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Feel Malaysia Thru Homestay Program
Tourism Malaysia Hosts Seminar at Seoul Lotte Hotel
Mahua Waterfall is located in the Tambunan district, about 2 hours drive from Kota Kinabalu. Photo Courtesy Rabani HMA

Malaysians have a traditional love for meeting people, making new friends and welcoming guests into their homes. In turn, for many Malaysians as well as visitors to Malaysia, there is little that is more interesting than staying as guests in a traditional Malaysian home.

Malays, Chinese, Indians, and others create the social fabric of its society. Although each ethnic group has its unique cultural identity, all share an outgoing and warm hospitality for which Malaysia is well known,"said counselor of the Embassy of Malaysia in Seoul Shaharuddin Othman in a luncheon speech held at the Sapphire Ballroom of Lotte Hotel in downtown Seoul on April 28, 2005.

Haji Sahariman Hamdan, president of Homestay Association Malaysia, welcomed everyone for the event titled "Malaysia Homestay Seminar."

Director Abdul Mutalib Awang of the Malaysia Tourism Promotion Board (MTPB) adress the seminar audience at Lotte Hotel.

"All villages involved in the Homestay program are carefully selected and comply with strict guidelines from the ministry of Tourism in order to bring out the best of Malaysia,"said Mr. Haji Hamdan.

The Malaysian Homestay Program began in 1988 at Desa Murni (rural village), a community of five rural villages that includes Desa Murni Sanggang, Desa Murni Sonsang, Desa Murni Kerdau, Desa Murni Ketam and Desa Murni Perangap. The villages are 15 minutes drive from the town of Temerloh, and about 120 kilometers or 90 minutes drive from the capital city of Kuala Lumpur.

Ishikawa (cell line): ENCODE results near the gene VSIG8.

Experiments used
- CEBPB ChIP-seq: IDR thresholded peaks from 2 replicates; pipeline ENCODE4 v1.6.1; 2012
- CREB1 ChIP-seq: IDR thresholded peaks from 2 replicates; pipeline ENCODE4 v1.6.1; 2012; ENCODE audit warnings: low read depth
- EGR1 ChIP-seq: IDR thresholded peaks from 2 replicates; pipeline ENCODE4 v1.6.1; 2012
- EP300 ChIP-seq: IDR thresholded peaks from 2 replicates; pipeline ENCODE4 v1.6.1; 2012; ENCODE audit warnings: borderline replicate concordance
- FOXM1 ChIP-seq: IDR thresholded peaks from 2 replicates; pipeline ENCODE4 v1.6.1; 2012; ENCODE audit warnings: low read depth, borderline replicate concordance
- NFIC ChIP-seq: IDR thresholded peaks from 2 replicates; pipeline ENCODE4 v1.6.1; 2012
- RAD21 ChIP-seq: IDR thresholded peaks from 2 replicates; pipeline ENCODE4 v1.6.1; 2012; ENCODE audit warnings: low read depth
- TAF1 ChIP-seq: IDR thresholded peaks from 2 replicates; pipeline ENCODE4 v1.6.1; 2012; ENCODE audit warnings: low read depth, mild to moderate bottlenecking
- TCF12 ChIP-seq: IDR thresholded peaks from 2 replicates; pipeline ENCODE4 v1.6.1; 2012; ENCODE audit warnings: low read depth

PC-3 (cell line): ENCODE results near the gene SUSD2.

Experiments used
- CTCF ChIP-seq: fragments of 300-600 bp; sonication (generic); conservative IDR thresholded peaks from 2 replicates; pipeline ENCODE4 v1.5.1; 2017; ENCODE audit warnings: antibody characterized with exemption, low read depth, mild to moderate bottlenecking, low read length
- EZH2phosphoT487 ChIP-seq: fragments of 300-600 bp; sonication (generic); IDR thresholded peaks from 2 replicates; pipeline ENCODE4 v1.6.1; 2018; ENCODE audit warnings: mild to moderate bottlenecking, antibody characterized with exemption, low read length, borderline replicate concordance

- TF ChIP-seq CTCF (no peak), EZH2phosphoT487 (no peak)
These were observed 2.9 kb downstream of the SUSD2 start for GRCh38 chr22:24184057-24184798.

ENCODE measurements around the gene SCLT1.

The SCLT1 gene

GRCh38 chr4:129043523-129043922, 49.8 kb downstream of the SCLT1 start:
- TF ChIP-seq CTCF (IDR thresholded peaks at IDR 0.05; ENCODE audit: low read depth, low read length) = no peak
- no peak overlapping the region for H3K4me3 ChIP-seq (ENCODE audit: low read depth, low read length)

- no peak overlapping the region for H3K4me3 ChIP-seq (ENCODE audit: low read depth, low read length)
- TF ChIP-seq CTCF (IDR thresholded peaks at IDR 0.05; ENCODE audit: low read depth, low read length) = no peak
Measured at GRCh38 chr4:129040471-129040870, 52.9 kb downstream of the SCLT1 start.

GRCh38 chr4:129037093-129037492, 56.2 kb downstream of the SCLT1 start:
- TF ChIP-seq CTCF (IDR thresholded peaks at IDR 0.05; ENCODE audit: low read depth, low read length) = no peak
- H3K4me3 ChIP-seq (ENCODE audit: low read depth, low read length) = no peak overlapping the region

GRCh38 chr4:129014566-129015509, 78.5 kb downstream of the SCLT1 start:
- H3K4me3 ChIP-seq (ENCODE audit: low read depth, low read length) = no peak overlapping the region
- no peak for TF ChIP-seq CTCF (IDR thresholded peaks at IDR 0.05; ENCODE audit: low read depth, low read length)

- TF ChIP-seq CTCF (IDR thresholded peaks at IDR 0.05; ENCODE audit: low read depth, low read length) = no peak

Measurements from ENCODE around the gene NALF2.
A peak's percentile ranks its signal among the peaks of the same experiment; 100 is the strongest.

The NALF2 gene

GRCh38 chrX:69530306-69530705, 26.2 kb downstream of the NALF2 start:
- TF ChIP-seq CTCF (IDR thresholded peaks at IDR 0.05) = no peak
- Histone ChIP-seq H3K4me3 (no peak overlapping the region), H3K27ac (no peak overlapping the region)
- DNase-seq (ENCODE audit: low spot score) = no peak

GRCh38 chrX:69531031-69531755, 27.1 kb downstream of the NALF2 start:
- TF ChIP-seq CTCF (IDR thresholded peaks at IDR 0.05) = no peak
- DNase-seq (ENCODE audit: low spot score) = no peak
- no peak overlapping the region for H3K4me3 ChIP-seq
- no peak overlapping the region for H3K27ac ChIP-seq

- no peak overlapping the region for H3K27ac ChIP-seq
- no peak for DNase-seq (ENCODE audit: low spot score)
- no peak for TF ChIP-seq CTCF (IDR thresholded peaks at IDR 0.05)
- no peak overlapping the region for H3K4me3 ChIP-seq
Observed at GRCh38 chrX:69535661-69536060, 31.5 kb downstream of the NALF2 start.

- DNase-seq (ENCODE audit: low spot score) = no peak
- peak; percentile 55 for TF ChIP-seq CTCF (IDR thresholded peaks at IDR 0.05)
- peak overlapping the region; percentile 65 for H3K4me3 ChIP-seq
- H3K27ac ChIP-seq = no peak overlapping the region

In 1995, the then Malaysian Ministry of Culture, Arts and Tourism (MOCAT) and the State Economic Planning Unit (EPU), working in concert with community members and village elders from Desa Murni, gave the program a boost. The government provided certificates to host families, developed a brochure, and helped with promotion as well as replication of the program in other areas of Malaysia. Over time, this led to the development of the Malaysian Homestay Association.

Mr. Jay Joo of the Malaysia Tourism Promotion Board (MTPB) officiates Malaysia Homestary Seminar.

This program is a means for Malaysians as well as foreign visitors to experience the rural and traditional Malaysian way of life, and for the local Desa Murni community to participate in and benefit directly from tourism.

There are 3,647 participants from 124 villages across the country are registered through Ministry of Tourism , Minister of rural Development, and Malaysia Homestay Association. Thus, availability of room is 4,423.

All villages involved in the Homestay Program are carefully selected and comply with strict guidelines from the Ministry of Tourism in order to bring out the best of Malaysia.

Mr. Mihn Byung-Il (far left), editorial director of The Seoul Times, sits at the head table with Mr. Abdul Manaf Harun (far right), area manager Korea of Malaysia Airlines, and other VIPs.

Products and packages include school visit, agro tourism, handycraft, cooking classes, traditional games, martial arts, dance classes, learning English, and many more.

Visitors can enjoy the kind hospitality, memorable experience, together with Malaysia Homestay. When staying with a Malaysian family, guests live the life as the local people do, and are treated like part of the family. Most often, this includes staying in a wooden house, dining on local dishes prepared by the hosts, and eating with your hands.